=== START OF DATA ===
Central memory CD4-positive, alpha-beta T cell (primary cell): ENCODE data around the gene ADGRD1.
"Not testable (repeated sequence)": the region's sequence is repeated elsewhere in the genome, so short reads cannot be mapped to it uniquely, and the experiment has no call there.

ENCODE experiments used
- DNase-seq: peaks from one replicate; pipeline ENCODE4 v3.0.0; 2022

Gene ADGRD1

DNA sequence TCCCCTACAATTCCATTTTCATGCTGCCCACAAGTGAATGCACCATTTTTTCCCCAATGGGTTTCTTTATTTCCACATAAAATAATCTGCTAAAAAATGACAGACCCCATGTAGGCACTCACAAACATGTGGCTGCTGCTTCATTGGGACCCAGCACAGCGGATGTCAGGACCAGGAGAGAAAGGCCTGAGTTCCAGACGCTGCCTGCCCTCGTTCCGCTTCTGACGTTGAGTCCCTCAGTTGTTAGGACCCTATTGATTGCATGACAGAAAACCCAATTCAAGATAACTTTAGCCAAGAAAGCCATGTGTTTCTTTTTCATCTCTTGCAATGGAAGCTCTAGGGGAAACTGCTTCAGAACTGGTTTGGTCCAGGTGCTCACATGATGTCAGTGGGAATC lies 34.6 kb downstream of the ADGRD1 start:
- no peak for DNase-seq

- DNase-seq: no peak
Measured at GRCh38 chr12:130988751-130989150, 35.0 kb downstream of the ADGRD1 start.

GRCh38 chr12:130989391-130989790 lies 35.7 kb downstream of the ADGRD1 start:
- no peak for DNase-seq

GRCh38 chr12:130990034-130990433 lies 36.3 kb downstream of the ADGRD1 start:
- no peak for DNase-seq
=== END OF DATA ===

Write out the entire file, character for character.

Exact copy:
Central memory CD4-positive, alpha-beta T cell (primary cell): ENCODE data around the gene ADGRD1.
"Not testable (repeated sequence)": the region's sequence is repeated elsewhere in the genome, so short reads cannot be mapped to it uniquely, and the experiment has no call there.

ENCODE experiments used
- DNase-seq: peaks from one replicate; pipeline ENCODE4 v3.0.0; 2022

Gene ADGRD1

DNA sequence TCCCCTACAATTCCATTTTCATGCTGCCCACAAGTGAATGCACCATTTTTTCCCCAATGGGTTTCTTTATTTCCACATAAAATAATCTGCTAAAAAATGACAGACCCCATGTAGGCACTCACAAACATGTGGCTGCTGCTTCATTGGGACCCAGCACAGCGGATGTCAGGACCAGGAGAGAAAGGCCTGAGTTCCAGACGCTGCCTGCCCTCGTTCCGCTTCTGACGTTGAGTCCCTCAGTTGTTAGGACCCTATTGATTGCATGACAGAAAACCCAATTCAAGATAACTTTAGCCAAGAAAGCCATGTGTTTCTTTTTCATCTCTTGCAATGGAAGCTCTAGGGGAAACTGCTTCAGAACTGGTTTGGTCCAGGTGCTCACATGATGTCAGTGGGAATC lies 34.6 kb downstream of the ADGRD1 start:
- no peak for DNase-seq

- DNase-seq: no peak
Measured at GRCh38 chr12:130988751-130989150, 35.0 kb downstream of the ADGRD1 start.

GRCh38 chr12:130989391-130989790 lies 35.7 kb downstream of the ADGRD1 start:
- no peak for DNase-seq

GRCh38 chr12:130990034-130990433 lies 36.3 kb downstream of the ADGRD1 start:
- no peak for DNase-seq